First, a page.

Portrait de Montréal - February 11, 2018

Portrait de Montréal : Duke Eatmon

“I’m a child of the sixties, and my parents were very young, my mom was a teen! They were still at the age when you camp out all night to get tickets to shows; to get tickets for James Brown, Barry White, KC and the Sunshine band, Ray Charles… My first James Brown show was at the old Forum when I was two; my second and third shows were right here in Salle Wilfrid Pelletier, when I was five and then six years old. And I remember being out here - and brother I’m gonna tell you something - you’d see black people, white people, French, English, Asian, Italian, some people couldn’t even speak English. But James Brown and his music transcended that. And fast forward twenty years later; Prince would do the same thing. You’d come to a Prince show, and everybody was here.”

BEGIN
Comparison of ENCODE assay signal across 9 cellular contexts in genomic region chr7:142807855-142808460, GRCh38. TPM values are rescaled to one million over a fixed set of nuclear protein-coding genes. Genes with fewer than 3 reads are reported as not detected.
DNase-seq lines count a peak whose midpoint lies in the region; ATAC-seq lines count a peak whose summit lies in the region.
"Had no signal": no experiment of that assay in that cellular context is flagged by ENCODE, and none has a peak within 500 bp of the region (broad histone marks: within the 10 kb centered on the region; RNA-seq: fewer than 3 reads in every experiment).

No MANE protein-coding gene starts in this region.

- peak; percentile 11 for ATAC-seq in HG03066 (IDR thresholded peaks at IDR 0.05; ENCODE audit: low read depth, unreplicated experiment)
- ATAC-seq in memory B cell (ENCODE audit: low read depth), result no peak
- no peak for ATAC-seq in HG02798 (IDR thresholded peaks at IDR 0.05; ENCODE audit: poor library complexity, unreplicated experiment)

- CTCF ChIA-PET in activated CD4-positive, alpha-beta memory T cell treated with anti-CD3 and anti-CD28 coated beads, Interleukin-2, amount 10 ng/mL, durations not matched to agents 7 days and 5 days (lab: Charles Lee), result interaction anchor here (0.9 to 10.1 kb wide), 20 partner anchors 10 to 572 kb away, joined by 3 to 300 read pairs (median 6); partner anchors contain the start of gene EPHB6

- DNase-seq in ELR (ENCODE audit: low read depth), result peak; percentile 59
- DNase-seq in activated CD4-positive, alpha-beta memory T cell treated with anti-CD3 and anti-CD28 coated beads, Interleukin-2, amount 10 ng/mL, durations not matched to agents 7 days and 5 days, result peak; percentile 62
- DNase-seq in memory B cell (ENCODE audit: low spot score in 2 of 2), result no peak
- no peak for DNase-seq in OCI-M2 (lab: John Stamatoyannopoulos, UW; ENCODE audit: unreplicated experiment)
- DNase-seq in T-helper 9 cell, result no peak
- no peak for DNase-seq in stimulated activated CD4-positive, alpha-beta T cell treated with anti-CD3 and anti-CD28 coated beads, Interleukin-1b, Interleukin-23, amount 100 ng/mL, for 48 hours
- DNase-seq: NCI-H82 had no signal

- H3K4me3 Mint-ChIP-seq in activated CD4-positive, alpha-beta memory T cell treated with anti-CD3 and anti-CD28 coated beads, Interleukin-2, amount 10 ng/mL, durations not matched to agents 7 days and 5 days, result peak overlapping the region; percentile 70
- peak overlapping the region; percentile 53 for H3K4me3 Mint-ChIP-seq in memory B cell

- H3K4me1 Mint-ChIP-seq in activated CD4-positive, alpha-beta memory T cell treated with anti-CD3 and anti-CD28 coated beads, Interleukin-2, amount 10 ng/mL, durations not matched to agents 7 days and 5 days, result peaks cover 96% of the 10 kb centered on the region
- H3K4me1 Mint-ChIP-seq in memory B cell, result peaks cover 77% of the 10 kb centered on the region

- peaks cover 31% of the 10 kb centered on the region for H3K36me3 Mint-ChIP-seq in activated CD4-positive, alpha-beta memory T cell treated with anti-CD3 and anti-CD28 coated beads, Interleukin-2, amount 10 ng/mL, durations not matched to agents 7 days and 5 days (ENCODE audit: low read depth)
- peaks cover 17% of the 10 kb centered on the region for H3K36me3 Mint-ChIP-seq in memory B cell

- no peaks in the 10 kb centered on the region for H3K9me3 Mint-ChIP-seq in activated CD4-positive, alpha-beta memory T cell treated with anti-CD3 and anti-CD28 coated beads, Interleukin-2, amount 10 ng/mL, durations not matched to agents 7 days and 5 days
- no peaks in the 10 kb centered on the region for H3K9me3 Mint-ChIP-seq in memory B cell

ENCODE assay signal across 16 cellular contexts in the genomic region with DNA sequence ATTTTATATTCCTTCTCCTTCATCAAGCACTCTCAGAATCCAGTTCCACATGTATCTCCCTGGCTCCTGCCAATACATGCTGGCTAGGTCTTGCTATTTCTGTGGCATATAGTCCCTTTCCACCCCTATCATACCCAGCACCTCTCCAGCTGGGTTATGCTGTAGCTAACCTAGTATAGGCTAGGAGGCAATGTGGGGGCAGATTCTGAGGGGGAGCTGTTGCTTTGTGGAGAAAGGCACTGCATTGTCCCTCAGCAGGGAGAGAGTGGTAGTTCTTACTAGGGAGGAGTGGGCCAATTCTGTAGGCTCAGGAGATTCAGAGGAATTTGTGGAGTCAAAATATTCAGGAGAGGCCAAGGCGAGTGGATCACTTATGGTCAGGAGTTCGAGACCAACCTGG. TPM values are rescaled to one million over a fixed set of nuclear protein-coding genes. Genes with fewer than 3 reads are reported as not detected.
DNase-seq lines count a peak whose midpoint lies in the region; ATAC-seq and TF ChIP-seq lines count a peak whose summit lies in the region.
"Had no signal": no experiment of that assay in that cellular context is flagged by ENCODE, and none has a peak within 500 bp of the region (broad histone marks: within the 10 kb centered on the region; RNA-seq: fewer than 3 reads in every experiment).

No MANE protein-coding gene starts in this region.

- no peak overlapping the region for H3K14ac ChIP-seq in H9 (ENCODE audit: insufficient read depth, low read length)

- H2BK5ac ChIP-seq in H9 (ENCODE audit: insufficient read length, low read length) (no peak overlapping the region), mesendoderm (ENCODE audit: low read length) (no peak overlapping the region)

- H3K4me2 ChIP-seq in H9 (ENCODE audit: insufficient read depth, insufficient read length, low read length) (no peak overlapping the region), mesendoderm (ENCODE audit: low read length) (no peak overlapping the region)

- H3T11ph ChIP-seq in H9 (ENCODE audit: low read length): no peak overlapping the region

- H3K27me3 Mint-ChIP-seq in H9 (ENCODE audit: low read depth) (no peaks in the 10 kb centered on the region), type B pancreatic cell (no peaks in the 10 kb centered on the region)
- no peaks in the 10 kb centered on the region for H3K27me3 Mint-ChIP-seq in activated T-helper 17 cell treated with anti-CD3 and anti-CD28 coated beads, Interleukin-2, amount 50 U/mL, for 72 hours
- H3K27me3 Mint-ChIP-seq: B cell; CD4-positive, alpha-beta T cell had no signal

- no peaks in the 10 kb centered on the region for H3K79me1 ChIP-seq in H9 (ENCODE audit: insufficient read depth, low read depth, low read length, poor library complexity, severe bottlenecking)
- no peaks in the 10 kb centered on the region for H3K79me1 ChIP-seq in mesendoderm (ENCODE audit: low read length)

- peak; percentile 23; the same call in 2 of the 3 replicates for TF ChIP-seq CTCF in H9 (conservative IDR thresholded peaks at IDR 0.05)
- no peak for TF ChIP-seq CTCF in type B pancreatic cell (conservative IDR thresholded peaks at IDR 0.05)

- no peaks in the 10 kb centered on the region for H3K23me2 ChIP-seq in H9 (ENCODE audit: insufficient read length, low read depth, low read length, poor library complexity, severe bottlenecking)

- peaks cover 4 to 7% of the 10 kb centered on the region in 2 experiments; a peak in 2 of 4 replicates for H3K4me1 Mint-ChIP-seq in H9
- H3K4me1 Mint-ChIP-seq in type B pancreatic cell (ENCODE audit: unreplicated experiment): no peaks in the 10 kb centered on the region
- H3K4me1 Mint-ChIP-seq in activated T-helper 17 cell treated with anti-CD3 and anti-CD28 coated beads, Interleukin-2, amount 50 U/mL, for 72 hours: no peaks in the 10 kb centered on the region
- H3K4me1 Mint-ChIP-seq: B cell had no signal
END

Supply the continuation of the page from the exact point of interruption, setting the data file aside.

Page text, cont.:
“When I saw James Brown here, I was five. James Brown was known for being notoriously late, so the show started on the time, but the part with him started late. His band would do a one hour instrumental set, Lyn Collins would come on and do a set, Bobby Byrd, Sweet Charles… By the time James Brown came on stage, it was like eleven o’clock at night. One o’clock in the morning, the house lights go on, the Montreal police department goes on stage; we’re past the curfew, the show has to shut down. James looks at the cops, looks at his band, he’s annoyed now, they stopped him in his element. He looks at the crown, went up to the mic and said ‘There’s three thousand of us and only twelve of them. So when I say stand up, what do we mean?’ Then Bobby Byrd would say ‘Stand on up!’ – ‘When I say stand up, what do we MEAN?’ Then the crowd started standing up on the chairs! The police ordered the house lights off, left through the back door, and James just went ‘Hit me!’ and then they just went right back into it. He played until two o’clock in the morning. That type of energy, which is like Elvis, Jimi Hendrix, the Beatles, the Stones,… Prince brought all that as well. There’s great artists, and then there’s a whole other level. You knew you were amongst greatness. You knew you weren’t just going to a concert; you were going to an experience.”

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